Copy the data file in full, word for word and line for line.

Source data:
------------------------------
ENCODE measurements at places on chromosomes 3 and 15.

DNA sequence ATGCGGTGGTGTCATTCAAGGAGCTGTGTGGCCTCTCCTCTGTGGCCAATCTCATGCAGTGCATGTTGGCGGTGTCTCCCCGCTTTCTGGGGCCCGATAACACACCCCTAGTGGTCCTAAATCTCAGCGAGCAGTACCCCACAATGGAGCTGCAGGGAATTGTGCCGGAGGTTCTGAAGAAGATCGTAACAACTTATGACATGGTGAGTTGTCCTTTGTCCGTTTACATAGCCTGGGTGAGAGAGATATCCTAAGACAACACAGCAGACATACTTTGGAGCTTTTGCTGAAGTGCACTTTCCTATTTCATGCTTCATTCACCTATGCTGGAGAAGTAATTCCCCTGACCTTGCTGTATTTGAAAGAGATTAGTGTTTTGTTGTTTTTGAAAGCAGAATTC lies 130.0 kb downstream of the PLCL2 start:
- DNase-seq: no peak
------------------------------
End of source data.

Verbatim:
ENCODE measurements at places on chromosomes 3 and 15.

DNA sequence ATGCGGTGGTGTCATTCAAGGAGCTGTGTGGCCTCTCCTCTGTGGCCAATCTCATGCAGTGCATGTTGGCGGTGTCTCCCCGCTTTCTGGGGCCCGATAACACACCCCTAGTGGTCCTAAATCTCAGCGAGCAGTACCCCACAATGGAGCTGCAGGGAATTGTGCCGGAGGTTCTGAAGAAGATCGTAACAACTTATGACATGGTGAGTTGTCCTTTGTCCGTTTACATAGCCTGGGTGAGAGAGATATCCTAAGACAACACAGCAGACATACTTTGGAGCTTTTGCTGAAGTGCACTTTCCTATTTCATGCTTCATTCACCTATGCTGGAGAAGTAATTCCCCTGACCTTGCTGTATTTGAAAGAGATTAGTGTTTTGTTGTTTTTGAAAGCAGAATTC lies 130.0 kb downstream of the PLCL2 start:
- DNase-seq: no peak